> The following have various errors (see replacement below):

> <unit type="digital-gigabit">

> <unit type="digital-gigabyte">


> Add:

> <unit type="digitaldatarate-gigabit-per-second">

> <unit type="digitaldataamount-gibibyte">


As to the per second, we are using a different mechanism.

Which? Though I used to support a compositional approach, I don't anymore, for the "full name" of units; though it would work well for short/narrow forms. Not a problem with "per", as the use of inflection instead of "per" does not generalise; but still. But large "bit"
amounts are normally only used in the context of data rates.

As to gibibyte, you are disregarding previous email on this topic. While a laudable attempt, it is simply not in widescale use.

Like it or not, inclusion in CLDR will constitute a recommendation to use. But in this case:

  • The units themselves are not ill-defined; e.g. 1 megabyte is exactly one million bytes (fine, assuming for the moment that byte is interpreted as exactly 8 bit, which is not historically true, though that is the prevalent modern use; I'm sure the French translation will say "octet").

  • However, "megabyte" has much to often been used for "two raised to twenty bytes" (etc. for other prefixes). They have thus acquired an ill-definition. And for that reason they MUST NOT be used, regardless of how many hits you get in search engines. And there are now established alternative units that do not have acquired ill-definitions.

"...According to a Google search, there are 305 times (30500%) more instances of gigabyte...."

Irrelevant, as that reflects unstable, and ill-defined, usage. It would be irresponsible to recommend their use (and yes, inclusion in CLDR still will be read as recommendation of use, in this case globally). Using arguments like yours, all and any improvement for the better
would be impossible.

**Please do not repeat requests that have already clearly been denied, unless you have new

compelling evidence to present.**

See above, as I apparently do need to repeat myself.

> ampere-hour


> volume-spicemeasure


We are adding (they are already in) the cup, table/teasppon, and some scandinavian miles, but in modern coverage only for some countries. See the latest checkin.

Ok (but were not there when I wrote the comment).

However, the "bushels", "fathoms" and *other imperial* units really do need to be limited to US/GB. Only inch has a (declining) global use; declining since sizes of (large) display units are now given also in cm, the use of inch for small displays has not been all that common. And yes, jeans sizes, but there it is an approximation, and indeed you will find size tables that says things like "size 31 [be read as inches|would]....30 in..." etc. (see e.g., and press the "size chart" and see the Denim table). I.e., even though they might look like it, they are not really inch sizes.


a. '(?!sv|nb|no)' (in coverage): I think you meant ('?!sv|nb|nn)'.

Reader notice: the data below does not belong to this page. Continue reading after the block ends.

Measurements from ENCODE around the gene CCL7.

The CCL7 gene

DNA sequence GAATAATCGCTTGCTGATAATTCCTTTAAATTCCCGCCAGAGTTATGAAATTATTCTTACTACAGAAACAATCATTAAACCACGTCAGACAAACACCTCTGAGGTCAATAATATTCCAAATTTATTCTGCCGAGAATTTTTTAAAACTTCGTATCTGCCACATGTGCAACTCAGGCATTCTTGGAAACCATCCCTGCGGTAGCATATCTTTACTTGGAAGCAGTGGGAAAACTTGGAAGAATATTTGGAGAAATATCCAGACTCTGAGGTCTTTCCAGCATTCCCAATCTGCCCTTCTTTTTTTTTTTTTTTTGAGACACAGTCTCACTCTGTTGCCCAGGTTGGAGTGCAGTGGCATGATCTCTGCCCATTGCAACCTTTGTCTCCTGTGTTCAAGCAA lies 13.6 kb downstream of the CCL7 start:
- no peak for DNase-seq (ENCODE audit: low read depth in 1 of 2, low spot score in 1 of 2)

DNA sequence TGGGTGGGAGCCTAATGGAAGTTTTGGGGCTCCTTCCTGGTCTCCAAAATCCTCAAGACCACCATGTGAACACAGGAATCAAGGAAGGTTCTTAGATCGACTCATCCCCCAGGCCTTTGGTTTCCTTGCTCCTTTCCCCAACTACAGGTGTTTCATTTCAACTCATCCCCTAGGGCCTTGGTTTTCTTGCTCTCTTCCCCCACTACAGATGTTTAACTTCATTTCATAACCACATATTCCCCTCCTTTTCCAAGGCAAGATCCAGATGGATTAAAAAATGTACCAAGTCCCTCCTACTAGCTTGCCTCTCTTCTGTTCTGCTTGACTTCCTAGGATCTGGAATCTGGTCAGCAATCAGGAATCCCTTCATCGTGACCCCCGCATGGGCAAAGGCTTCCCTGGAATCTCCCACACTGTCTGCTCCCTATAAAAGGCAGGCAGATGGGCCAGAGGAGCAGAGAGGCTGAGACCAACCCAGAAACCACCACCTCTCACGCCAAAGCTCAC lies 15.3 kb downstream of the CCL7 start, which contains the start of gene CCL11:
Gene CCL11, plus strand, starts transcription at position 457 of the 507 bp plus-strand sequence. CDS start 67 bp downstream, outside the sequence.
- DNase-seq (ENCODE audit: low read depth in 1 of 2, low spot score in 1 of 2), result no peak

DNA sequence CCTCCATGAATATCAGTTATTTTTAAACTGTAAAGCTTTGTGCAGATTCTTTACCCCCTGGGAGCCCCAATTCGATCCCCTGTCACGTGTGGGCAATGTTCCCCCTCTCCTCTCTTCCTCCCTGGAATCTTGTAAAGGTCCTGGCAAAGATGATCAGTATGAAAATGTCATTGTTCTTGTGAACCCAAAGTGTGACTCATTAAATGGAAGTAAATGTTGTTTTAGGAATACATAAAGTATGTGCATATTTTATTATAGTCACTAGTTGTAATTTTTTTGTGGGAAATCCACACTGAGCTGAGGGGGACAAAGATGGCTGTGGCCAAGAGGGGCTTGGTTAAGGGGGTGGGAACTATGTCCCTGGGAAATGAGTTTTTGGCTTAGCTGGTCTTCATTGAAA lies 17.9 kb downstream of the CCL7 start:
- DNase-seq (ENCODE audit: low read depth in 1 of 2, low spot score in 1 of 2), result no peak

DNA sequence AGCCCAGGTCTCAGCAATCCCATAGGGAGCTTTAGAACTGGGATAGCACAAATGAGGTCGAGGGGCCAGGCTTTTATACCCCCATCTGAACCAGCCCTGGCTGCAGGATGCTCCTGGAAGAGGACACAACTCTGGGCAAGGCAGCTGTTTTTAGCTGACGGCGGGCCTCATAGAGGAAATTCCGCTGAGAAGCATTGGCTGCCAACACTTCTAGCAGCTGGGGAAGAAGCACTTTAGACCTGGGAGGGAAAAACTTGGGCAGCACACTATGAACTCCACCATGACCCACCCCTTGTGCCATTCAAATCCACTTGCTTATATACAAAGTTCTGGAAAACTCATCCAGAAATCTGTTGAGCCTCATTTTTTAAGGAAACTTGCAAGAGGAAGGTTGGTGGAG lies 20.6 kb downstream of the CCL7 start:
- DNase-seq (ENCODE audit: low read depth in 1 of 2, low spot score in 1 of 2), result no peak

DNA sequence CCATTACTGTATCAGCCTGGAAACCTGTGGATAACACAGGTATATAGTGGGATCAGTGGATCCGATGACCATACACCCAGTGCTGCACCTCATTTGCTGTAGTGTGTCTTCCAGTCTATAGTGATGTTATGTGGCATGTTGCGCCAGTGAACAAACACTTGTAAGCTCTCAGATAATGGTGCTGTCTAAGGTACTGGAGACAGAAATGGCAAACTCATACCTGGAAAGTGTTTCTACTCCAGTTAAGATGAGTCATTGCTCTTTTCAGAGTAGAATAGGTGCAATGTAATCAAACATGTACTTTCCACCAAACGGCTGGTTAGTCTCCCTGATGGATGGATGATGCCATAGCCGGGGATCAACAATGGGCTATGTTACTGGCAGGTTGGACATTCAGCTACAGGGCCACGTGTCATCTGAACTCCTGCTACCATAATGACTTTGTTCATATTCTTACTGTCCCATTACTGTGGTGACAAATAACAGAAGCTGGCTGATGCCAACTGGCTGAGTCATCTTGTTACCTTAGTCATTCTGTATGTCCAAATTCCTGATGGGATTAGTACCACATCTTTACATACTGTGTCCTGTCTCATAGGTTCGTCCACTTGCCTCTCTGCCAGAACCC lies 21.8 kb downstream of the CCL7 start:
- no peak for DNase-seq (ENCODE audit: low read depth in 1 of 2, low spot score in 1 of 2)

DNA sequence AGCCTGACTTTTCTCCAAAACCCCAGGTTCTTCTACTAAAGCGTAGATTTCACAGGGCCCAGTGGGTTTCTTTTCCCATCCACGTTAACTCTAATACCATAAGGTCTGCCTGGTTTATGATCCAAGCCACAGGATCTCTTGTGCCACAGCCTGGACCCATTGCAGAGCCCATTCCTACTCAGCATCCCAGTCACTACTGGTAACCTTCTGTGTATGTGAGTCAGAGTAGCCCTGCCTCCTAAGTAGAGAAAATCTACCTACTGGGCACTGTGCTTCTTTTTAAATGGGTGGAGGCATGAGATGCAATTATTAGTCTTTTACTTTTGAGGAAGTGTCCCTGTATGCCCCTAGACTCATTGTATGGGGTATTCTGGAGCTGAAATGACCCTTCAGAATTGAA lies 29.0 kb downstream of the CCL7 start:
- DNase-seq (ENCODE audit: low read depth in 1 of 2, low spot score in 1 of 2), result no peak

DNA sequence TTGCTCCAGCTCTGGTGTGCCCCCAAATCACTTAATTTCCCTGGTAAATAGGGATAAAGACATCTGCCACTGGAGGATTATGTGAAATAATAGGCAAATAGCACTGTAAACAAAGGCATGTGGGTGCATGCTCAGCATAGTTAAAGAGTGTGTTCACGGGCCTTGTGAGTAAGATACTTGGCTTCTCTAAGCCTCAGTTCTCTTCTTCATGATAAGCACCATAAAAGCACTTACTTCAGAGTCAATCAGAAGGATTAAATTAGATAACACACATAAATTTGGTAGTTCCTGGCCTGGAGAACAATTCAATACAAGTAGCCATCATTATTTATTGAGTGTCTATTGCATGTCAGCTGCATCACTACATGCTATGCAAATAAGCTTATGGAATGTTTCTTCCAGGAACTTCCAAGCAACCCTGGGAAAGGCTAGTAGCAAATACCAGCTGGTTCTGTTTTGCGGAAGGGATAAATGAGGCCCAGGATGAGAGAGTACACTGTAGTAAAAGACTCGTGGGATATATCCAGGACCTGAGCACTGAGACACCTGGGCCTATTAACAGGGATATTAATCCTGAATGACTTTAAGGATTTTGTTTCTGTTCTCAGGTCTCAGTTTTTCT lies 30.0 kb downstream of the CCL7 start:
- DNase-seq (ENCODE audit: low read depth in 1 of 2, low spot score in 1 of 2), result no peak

b. 'key="%notEnglish" value="(?!en)"' This should refer to English (and Spanish) in US and GB *only, not English elsewhere, in particular not "global English". I.e. imperial units should be asked to be translated for en_US (NOT for 'en'), es_US, and en_GB (possibly cy, and other languages used (only) in GB).

c. 'key="%englishUnit" value="(length-fathom|length-furlong|mass-stone|volume-bushel)': PLEASE DO add all other imperial units (except inch, for some more years...) to that list.

That is for ST only, you also need to "tell" application programmers that imperial units are inappropriate outside of US/GB.

We cannot add all all units: unclear whether we need ampere-hour or milliampere-hour, or volume-scand-cubic-mile.

Can't add all units to CLDR (esp. since the systems are logically productive), but (milli)ampere-hour is a common unit for battery capacity. All portable computers and all mobile phone have batteries... I would expect a (good) battery monitor to state
the battery capacity, wether nominal/original, or even better, estimated actual maximum capacity as batteries tend to degrade over time. Also "estimated remaining capacity" (remaining charge) in mAh (not just percentage of max) could/should be of interest to display.

See A·h or Ah (it is permissible to leave out the dot, even without space) in and

Can wait with scand-cubic-mile (but seems a bit unbalanced, since you have the corresponding, and not all that common, English cubic mile), but it IS used.

> Better "type" (category) names:

> <unit type="mass-metric-ton"> -->> <unit type="mass-tonne">

> <unit type="mass-ton"> -->> <unit type="mass-short-ton">

> "acceleration-meter-per-second-squared" --> "acceleration-meter-per-second-per-second"


"Better" is debatable, but I'll bring these to the committee as well.

Well, "metric ton" does not work well with prefixes ("megametric ton"? naa). While more directed at the actual (full) name than the type name, they usually coincide (after the category/type, and ignoring hyphens) for English. "Short ton" makes it clear that it is not the "tonne". That is important both for translators and "end users". Re. "meter-per-second-per-second", that is the logic of the unit, and "square seconds" (and it will be translated as if it said that) may be a bit too strange, though I would be ok with it. "second-two" (another suggested "translated as" alternative) is no better (and quite ugly).




Mark Davis


Mark Davis


Peter Edberg





Fix versions